Source data controls include:

    Anup Kumar Saha


    Integrity source data controls1

    Integrity: Source Data Controls

    • Forms design

    • Prenumbered forms sequence test

    • Turnaround documents

    • Cancellation and storage of documents

    • Authorization and segregation of duties

    • Visual scanning

    • Check digit verification

    • Key verification

    Anup Kumar Saha


    Integrity input validation routines

    Integrity:Input Validation Routines

    Input validation routines are programs the check the integrity of input data. They include:

    • Sequence check

    • Field check

    • Sign check

    • Validity check

    • Capacity check

    • Limit check

    • Range check

    • Reasonableness test

    • Redundant data check

    Anup Kumar Saha


    Integrity on line data entry controls

    Integrity: On-line Data Entry Controls

    The goal of on-line data entry control is to ensure the integrity of transaction data entered from on-line terminals and PCs by minimizing errors and omissions.

    They include:

    Anup Kumar Saha


    Integrity on line data entry controls1

    Integrity: On-line Data Entry Controls

    • Field, limit, range, reasonableness, sign, validity, redundant data checks

    • User ID numbers

    • Compatibility tests

    • Automatic entry of transaction data, where possible

    • Prompting

    • Preformatting

    • Completeness check

    • Closed-lop verification

    • Transaction log

    • Error messages

    • Retain data for legal purposes

    Anup Kumar Saha


    Integrity data processing and storage controls

    Integrity: Data Processing and Storage Controls

    Controls to help preserve the integrity of data processing and stored data:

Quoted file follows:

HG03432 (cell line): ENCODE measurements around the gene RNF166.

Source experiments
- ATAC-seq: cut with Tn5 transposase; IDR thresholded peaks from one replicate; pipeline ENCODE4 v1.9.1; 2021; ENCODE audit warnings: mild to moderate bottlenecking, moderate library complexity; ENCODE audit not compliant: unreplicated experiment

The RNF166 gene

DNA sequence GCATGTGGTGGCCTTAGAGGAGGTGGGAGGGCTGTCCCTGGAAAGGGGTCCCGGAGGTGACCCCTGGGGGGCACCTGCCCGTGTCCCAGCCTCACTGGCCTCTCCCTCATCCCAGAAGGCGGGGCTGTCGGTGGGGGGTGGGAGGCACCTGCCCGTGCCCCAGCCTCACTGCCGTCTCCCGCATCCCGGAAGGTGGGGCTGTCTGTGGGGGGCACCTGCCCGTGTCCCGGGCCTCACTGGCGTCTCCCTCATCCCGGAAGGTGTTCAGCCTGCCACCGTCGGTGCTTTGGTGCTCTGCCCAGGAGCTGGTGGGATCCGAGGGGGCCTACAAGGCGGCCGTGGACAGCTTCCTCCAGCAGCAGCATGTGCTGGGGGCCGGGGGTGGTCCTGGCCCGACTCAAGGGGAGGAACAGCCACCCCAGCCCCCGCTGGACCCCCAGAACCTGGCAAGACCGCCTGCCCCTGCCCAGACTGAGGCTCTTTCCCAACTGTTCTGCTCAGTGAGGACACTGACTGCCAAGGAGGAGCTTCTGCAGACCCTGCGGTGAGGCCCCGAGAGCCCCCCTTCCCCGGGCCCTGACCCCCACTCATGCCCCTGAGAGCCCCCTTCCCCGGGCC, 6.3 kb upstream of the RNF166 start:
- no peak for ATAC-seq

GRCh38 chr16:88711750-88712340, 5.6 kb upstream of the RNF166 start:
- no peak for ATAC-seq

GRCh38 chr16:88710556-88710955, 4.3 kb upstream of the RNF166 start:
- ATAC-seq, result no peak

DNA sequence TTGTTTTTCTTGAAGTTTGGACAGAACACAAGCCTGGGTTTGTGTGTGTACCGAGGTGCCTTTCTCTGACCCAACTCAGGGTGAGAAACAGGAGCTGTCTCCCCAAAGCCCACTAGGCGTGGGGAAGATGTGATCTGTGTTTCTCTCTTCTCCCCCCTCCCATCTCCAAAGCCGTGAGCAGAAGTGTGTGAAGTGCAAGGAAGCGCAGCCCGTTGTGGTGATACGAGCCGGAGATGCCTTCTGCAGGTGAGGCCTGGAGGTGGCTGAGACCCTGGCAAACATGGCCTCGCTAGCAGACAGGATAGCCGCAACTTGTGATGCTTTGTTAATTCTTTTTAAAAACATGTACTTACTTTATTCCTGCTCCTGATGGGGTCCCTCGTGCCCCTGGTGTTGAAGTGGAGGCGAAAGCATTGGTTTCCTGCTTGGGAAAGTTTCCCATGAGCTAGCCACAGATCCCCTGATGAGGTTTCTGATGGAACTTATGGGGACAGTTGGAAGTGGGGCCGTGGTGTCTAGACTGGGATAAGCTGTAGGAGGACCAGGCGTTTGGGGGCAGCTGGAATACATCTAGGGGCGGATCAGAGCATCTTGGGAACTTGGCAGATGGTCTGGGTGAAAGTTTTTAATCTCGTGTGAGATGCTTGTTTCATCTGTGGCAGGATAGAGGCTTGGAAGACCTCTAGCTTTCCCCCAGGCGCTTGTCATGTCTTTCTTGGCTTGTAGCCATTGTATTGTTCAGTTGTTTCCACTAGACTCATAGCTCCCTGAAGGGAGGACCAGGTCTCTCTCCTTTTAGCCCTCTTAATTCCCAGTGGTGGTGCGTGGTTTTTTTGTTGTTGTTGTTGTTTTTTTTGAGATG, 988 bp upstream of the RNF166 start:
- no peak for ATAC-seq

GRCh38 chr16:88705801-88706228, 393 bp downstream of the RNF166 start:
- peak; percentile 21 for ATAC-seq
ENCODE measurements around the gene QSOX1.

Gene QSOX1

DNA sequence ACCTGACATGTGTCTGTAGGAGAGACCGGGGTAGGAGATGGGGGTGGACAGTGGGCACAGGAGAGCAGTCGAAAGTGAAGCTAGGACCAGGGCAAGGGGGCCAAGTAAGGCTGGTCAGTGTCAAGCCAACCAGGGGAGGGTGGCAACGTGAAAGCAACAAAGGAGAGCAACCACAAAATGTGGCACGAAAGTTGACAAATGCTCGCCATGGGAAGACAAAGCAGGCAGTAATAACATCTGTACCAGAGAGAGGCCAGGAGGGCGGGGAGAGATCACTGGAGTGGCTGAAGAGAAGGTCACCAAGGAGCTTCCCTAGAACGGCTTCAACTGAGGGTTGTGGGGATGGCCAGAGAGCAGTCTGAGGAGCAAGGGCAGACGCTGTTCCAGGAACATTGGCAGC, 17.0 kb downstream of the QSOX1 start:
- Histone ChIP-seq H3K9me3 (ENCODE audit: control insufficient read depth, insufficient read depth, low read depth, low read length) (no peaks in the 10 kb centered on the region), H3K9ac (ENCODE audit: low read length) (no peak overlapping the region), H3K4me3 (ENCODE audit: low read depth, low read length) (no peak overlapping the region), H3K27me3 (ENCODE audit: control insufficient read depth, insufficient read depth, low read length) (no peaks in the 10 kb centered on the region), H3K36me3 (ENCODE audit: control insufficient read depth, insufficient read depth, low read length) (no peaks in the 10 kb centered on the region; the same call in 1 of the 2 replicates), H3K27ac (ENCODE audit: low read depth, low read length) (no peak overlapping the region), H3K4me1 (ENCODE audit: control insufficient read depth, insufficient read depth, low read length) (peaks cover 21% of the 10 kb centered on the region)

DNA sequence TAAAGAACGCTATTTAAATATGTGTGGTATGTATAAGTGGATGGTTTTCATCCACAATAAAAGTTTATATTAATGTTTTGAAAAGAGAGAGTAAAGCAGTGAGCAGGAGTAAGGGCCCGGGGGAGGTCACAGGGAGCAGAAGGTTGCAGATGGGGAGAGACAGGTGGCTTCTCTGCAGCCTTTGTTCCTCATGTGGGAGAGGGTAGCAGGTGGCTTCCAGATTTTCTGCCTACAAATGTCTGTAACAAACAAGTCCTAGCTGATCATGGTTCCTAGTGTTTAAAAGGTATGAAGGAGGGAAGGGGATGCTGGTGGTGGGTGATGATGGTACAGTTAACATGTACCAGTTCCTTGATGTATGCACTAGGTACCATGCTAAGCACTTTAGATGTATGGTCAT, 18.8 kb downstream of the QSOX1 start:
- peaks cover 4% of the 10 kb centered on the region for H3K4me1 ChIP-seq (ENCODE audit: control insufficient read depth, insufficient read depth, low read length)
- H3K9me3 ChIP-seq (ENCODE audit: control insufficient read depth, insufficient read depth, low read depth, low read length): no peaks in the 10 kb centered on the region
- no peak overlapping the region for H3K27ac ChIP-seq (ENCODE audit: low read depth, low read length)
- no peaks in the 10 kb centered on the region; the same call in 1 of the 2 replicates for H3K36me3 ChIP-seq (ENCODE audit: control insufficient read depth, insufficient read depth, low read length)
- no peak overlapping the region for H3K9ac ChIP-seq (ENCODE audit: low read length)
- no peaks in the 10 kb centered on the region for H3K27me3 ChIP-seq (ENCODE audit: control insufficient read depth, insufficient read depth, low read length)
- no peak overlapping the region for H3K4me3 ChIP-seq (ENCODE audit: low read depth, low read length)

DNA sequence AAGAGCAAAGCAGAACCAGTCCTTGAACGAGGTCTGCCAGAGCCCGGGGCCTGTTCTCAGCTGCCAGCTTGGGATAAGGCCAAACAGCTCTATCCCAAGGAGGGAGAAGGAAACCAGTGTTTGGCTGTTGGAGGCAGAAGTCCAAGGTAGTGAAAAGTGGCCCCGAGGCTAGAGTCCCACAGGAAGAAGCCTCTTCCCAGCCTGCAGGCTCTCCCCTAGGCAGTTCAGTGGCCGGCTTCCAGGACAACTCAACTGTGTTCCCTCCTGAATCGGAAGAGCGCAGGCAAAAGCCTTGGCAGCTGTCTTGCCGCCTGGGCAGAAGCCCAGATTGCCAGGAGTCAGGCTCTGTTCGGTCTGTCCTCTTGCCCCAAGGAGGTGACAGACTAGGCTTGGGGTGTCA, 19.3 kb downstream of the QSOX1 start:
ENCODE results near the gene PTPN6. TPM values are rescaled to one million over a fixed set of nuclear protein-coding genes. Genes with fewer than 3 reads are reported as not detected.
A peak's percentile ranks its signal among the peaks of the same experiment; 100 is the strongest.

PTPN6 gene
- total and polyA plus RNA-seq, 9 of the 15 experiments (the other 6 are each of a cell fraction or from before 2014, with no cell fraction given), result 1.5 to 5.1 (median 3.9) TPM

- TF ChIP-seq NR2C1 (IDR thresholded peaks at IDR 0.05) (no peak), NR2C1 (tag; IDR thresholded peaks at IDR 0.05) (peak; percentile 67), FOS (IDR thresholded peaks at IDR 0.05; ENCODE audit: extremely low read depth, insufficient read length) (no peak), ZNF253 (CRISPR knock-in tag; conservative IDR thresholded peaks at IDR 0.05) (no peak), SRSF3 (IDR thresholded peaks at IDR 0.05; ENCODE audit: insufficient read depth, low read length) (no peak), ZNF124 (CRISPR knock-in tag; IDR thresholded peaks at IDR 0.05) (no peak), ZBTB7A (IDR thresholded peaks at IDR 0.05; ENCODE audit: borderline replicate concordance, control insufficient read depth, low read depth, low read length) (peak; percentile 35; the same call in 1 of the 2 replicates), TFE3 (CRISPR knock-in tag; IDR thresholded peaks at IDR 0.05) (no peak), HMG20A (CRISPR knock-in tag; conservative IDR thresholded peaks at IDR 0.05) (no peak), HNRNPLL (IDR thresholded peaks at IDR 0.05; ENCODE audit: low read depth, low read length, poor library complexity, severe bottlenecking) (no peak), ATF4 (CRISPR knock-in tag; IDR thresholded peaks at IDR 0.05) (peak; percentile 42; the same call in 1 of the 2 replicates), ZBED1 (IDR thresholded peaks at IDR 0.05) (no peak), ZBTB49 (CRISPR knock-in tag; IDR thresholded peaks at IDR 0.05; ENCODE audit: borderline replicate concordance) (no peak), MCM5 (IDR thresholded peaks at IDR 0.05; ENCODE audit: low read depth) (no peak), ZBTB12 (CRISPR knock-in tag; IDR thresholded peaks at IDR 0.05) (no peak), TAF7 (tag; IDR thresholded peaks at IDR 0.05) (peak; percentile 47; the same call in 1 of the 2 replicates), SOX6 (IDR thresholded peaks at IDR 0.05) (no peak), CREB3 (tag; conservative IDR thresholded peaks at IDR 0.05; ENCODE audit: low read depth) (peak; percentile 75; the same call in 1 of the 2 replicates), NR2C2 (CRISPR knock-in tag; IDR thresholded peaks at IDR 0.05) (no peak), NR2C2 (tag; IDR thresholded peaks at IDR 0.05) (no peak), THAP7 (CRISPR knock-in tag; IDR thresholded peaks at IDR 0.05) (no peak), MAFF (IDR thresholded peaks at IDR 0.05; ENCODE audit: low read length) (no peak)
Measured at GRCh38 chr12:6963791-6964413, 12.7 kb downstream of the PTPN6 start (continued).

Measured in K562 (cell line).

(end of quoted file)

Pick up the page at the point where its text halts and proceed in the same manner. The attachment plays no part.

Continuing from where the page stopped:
• Policies and procedures

    • Data control function

    • Reconciliation procedure

    • External data reconciliation

    • Exception reporting

    Anup Kumar Saha


    Integrity data processing and storage controls continued

    Integrity: Data Processing and Storage Controls, continued

    • Data currency checks

    • Default values

    • Data matching

    • File labels

    • Write protection mechanisms

    • Database protection mechanisms

    • Data conversion controls

    • Data security

    Anup Kumar Saha


    Output controls

    Output Controls

    • The data control functions should review all output for reasonableness and proper format and should reconcile corresponding output and input control totals.

    • Data control is also responsible for distributing computer output to the appropriate user departments.

    Anup Kumar Saha


    Output controls1

    Output Controls

    • Users are responsible for carefully reviewing the completeness and accuracy of all computer output that they receive.

    • A shredder can be used to destroy highly confidential data.

    Anup Kumar Saha


    Data transmission controls

    Data Transmission Controls

    • To reduce the risk of data transmission failures, companies should monitor the network.

    • How can data transmission errors be minimized?

      • using data encryption (cryptography)

      • implementing routing verification procedures

      • adding parity

      • using message acknowledgment techniques

    Anup Kumar Saha


    Data transmission controls1

    Data Transmission Controls

    Data Transmission Controls take on added importance in organizations that utilize electronic data interchange (EDI) or electronic funds transfer (EFT).

    Anup Kumar Saha


    Data transmission controls2

    Data Transmission Controls

    • In these types of environments, sound internal control is achieved using the following control procedures:

      • Physical access to network facilities should be strictly controlled.

      • Electronic identification should be required for all authorized network terminals.

      • Strict logical access control procedures are essential, with passwords and dial-in phone numbers changed on a regular basis.

    Anup Kumar Saha


    Data transmission controls3

    Data Transmission Controls

    Control procedures, continued

    • Encryption should be used to secure stored data as well as data being transmitted.

    • Details of all transactions should be recorded in a log that is periodically reviewed.

    Anup Kumar Saha


    Case conclusion

    Case Conclusion

    • Were Jason and his supervisor able to identify the source of the fictitious invoices? No.

    • They asked the police to identify the owner of the Pacific Electric bank account. What did the police discover? Patricia Simpson, a data entry clerk at SPP, was the owner of the account.

    Anup Kumar Saha


    Computer controls and security

    End

    Anup Kumar Saha